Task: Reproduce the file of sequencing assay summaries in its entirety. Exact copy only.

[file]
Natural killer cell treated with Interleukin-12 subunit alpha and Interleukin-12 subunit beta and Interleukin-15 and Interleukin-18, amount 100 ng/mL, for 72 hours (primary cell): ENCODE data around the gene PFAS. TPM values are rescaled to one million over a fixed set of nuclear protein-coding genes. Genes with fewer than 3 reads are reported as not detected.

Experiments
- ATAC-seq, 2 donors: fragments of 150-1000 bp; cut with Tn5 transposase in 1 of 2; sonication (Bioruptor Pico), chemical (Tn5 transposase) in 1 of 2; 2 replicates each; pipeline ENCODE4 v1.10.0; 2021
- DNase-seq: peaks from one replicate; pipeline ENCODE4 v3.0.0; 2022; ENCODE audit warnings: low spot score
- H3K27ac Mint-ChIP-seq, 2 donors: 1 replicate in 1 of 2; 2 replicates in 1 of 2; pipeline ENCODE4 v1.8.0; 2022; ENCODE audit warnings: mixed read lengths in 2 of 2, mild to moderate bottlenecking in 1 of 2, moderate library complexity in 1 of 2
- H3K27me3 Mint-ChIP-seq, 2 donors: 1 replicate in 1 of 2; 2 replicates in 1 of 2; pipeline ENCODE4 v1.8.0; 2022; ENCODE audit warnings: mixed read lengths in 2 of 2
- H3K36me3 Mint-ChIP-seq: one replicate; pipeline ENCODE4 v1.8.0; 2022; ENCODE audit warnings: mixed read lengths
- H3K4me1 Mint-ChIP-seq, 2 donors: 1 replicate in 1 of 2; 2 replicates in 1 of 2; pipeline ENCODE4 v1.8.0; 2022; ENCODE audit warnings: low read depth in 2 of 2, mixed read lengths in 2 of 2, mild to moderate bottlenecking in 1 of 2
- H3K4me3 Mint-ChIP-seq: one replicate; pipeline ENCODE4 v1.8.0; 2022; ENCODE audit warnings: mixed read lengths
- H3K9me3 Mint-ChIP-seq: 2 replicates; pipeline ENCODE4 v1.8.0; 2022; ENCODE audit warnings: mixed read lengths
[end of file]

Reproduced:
Natural killer cell treated with Interleukin-12 subunit alpha and Interleukin-12 subunit beta and Interleukin-15 and Interleukin-18, amount 100 ng/mL, for 72 hours (primary cell): ENCODE data around the gene PFAS. TPM values are rescaled to one million over a fixed set of nuclear protein-coding genes. Genes with fewer than 3 reads are reported as not detected.

Experiments
- ATAC-seq, 2 donors: fragments of 150-1000 bp; cut with Tn5 transposase in 1 of 2; sonication (Bioruptor Pico), chemical (Tn5 transposase) in 1 of 2; 2 replicates each; pipeline ENCODE4 v1.10.0; 2021
- DNase-seq: peaks from one replicate; pipeline ENCODE4 v3.0.0; 2022; ENCODE audit warnings: low spot score
- H3K27ac Mint-ChIP-seq, 2 donors: 1 replicate in 1 of 2; 2 replicates in 1 of 2; pipeline ENCODE4 v1.8.0; 2022; ENCODE audit warnings: mixed read lengths in 2 of 2, mild to moderate bottlenecking in 1 of 2, moderate library complexity in 1 of 2
- H3K27me3 Mint-ChIP-seq, 2 donors: 1 replicate in 1 of 2; 2 replicates in 1 of 2; pipeline ENCODE4 v1.8.0; 2022; ENCODE audit warnings: mixed read lengths in 2 of 2
- H3K36me3 Mint-ChIP-seq: one replicate; pipeline ENCODE4 v1.8.0; 2022; ENCODE audit warnings: mixed read lengths
- H3K4me1 Mint-ChIP-seq, 2 donors: 1 replicate in 1 of 2; 2 replicates in 1 of 2; pipeline ENCODE4 v1.8.0; 2022; ENCODE audit warnings: low read depth in 2 of 2, mixed read lengths in 2 of 2, mild to moderate bottlenecking in 1 of 2
- H3K4me3 Mint-ChIP-seq: one replicate; pipeline ENCODE4 v1.8.0; 2022; ENCODE audit warnings: mixed read lengths
- H3K9me3 Mint-ChIP-seq: 2 replicates; pipeline ENCODE4 v1.8.0; 2022; ENCODE audit warnings: mixed read lengths